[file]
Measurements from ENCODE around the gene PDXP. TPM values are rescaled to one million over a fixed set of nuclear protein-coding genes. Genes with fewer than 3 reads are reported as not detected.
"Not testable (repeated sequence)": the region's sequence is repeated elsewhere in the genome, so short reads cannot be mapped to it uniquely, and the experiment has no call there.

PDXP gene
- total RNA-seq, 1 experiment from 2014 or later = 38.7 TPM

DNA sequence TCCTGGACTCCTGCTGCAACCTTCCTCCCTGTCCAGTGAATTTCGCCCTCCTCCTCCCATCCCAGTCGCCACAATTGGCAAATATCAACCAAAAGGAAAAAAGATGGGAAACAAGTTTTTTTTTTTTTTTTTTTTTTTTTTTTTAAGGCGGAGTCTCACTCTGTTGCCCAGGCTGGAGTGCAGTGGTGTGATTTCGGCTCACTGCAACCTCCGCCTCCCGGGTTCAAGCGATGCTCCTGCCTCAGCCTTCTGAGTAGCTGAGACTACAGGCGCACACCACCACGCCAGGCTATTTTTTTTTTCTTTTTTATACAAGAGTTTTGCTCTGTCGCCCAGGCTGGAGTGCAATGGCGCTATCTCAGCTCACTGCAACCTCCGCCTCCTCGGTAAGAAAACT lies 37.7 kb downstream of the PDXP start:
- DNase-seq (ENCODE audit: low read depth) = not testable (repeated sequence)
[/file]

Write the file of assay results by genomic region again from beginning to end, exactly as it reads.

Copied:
Measurements from ENCODE around the gene PDXP. TPM values are rescaled to one million over a fixed set of nuclear protein-coding genes. Genes with fewer than 3 reads are reported as not detected.
"Not testable (repeated sequence)": the region's sequence is repeated elsewhere in the genome, so short reads cannot be mapped to it uniquely, and the experiment has no call there.

PDXP gene
- total RNA-seq, 1 experiment from 2014 or later = 38.7 TPM

DNA sequence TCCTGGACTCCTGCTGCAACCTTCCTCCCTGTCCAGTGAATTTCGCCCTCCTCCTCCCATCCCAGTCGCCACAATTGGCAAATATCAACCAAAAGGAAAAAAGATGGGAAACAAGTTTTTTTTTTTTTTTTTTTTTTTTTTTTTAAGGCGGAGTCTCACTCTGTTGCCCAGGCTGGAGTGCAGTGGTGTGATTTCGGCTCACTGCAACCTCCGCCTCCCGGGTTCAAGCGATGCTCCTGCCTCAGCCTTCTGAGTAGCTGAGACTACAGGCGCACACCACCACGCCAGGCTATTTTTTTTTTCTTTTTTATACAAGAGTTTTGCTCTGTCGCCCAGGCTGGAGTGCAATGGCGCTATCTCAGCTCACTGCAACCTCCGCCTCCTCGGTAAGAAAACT lies 37.7 kb downstream of the PDXP start:
- DNase-seq (ENCODE audit: low read depth) = not testable (repeated sequence)